Stories about honour

Verna: A story powerful and lucrative on paper but fails at its execution on screen

Rape is a serious issue that is prevalent in the society. Even talking about rape openly takes a lot of courage, let alone making a movie about it. Shoaib Mansoor is known for making thought-provoking movies on social issues that turn out to be a cinematic delight. His previous movies have been pieces of art for movie-lovers and film students. Verna is his third and recent instalment, so expectations obviously had to be soaring high. His previous movies starred big names like Shaan Shahid, Fawad Khan, Naseeruddin Shah, Imaan Ali, Atif Aslam and Humaima Malick. However, this time, Mansoor does not ...

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Nusrat and her dupatta

Nusrat loved to watch the sun come up in the morning, see its rising hues and its foes in the sky that wanted it to go back down – down, down, down, to the abyss of darkness, where there was no light, no hope. So, Nusrat would wake up at 5am. At 4am. At 3:30am. All to see the sun that rose so elegantly into the dewy mornings of October. But she never could. She never could stay tuned to the games of the sun, for the sun was a hopeful deity, and Nusrat’s hope was nonexistent now. So every morning, Nusrat would run with urgent ...

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In Pakistan, rape might go unpunished, but a movie on rape cannot

I recently came across the news regarding the ban on Verna, Shoaib Mansoor’s upcoming film, and was shocked, to say the least. Mansoor has played a monumental role in the revival of Pakistani cinema, delivering masterpieces like Khuda Kay Liye and Bol. Not only were both great films, they were also centred on very important issues that plague our society today. Bol highlighted the practice of having innumerable children in the name of religion, especially when you cannot even feed them, giving us the legendary line, “Jab paal nahin saktey, tou paida kyun karte ho?” (When you cannot provide for them, why do you give birth to them?) Likewise, the movie Khuda ...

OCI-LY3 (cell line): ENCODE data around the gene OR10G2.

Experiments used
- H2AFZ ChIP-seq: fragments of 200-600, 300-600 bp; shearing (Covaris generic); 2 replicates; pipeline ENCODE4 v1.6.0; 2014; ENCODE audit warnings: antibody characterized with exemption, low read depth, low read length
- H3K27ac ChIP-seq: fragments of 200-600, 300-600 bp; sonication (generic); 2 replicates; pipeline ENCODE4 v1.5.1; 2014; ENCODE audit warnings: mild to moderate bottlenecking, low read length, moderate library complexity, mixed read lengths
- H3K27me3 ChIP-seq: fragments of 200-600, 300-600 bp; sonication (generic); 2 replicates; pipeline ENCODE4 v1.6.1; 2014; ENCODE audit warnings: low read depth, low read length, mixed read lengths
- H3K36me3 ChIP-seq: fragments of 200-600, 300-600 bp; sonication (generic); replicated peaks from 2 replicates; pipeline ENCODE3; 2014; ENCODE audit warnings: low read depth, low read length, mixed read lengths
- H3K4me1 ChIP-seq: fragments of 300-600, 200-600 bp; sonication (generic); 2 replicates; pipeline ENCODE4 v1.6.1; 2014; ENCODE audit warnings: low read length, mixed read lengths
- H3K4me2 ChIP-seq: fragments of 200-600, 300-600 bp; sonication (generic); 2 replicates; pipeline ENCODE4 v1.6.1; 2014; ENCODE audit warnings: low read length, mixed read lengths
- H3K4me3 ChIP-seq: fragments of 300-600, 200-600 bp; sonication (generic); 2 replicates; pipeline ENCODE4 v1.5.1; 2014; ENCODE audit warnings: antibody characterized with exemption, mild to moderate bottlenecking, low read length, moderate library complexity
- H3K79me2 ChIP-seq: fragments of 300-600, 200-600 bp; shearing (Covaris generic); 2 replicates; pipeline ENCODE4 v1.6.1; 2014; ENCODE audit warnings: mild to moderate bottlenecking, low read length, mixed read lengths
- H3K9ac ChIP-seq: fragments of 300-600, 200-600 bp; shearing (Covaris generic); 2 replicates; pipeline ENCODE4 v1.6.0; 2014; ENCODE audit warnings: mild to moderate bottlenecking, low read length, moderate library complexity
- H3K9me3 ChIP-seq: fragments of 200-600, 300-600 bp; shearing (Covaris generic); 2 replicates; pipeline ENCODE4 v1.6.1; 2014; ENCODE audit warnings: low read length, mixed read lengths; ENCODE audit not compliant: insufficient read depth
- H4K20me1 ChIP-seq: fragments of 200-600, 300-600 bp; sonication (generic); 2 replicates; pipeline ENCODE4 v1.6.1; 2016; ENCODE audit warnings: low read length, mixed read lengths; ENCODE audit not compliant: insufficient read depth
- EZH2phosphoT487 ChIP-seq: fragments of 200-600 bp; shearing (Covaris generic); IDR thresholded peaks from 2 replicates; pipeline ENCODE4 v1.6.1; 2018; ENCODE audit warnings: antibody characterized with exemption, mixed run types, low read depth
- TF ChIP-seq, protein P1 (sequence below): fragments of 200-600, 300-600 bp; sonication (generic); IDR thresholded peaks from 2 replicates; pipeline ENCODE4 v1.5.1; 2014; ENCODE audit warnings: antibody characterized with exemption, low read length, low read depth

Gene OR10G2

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She was forced to parade around naked, but instead of helping her, we photo’d her and shared it on social media

Recently, a 16-year-old girl was forcefully stripped and paraded around the streets of a village in Dera Ismail Khan in Pakistan’s Khyber Pakhtunkhwa (K-P) province. The reason given was that she was ‘paying the price for her brother’s crimes’. Her brother had allegedly gotten involved in a relationship with a girl from the village. To resolve the matter, he had already been fined by the local jirga and the tehsil nazim. But obviously, some hot-blooded relatives were not satisfied and decided to pay back in the same coin. While the news itself was both saddening and infuriating, it reiterated the bitter truth that ...

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#MeToo: I am older, wiser and more determined than the little girl who was forced to hold an imam’s genitals – but not safer

The first time it happened, I was seven. An imam in our neighbourhood mosque held me, taking my hand, wrapping my fingers (they were still tiny) around his genitals, then massaging it. I was so small I did not know what it was that was in my hand. I had never seen it before and I certainly did not know what it felt like.  “Do you like it?” he asked again and again, until someone came to the room, and he quickly let go of me. Later, I told my mom about this peculiar incident, and she wept for weeks and months over ...